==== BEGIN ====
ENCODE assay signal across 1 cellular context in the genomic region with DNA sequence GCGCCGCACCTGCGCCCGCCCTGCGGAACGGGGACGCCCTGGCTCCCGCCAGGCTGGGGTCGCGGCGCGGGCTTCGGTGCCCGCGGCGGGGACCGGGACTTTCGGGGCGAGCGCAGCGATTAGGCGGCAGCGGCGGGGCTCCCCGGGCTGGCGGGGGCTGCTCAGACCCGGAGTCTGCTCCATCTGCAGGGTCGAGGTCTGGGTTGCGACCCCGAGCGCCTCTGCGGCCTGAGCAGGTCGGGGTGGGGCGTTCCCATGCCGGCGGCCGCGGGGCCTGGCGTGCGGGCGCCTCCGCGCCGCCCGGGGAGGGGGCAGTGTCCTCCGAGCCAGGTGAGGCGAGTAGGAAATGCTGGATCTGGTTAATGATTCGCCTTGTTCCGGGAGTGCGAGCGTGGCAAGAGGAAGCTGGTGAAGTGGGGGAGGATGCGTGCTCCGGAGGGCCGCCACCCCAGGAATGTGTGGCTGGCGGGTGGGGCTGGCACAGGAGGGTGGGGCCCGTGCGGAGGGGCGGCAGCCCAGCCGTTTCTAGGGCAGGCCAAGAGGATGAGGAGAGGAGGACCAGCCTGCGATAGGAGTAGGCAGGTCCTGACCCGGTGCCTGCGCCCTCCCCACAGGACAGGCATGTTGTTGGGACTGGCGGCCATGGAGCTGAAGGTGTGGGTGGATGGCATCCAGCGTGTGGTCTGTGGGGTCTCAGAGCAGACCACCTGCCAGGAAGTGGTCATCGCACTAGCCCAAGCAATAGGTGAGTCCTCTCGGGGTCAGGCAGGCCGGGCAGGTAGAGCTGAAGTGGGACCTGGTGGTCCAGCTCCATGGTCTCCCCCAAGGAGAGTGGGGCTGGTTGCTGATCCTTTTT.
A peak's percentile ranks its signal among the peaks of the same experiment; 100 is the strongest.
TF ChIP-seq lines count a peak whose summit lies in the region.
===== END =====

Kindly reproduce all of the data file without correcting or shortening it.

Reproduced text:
ENCODE assay signal across 1 cellular context in the genomic region with DNA sequence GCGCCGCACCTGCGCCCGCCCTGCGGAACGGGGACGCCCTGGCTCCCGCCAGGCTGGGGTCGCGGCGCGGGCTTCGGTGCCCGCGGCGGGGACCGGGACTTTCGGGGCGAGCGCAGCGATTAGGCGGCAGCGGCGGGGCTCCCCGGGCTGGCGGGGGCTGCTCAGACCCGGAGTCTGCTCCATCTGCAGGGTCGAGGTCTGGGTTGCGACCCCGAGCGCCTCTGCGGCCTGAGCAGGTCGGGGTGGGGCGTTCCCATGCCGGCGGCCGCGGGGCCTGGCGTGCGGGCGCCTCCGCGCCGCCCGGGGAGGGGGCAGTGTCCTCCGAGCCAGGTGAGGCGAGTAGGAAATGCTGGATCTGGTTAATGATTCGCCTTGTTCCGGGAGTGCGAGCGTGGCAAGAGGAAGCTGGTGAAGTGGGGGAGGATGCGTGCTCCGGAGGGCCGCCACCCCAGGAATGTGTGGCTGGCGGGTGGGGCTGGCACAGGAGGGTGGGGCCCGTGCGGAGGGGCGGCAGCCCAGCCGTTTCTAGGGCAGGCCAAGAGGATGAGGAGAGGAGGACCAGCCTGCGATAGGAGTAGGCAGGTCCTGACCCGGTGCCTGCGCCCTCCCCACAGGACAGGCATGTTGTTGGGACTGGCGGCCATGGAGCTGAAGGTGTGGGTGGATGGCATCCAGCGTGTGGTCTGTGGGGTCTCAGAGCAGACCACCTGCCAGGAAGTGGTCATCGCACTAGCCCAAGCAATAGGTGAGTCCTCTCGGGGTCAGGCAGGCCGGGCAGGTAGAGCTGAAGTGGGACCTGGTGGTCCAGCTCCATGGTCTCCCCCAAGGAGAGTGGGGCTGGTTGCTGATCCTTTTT.
A peak's percentile ranks its signal among the peaks of the same experiment; 100 is the strongest.
TF ChIP-seq lines count a peak whose summit lies in the region.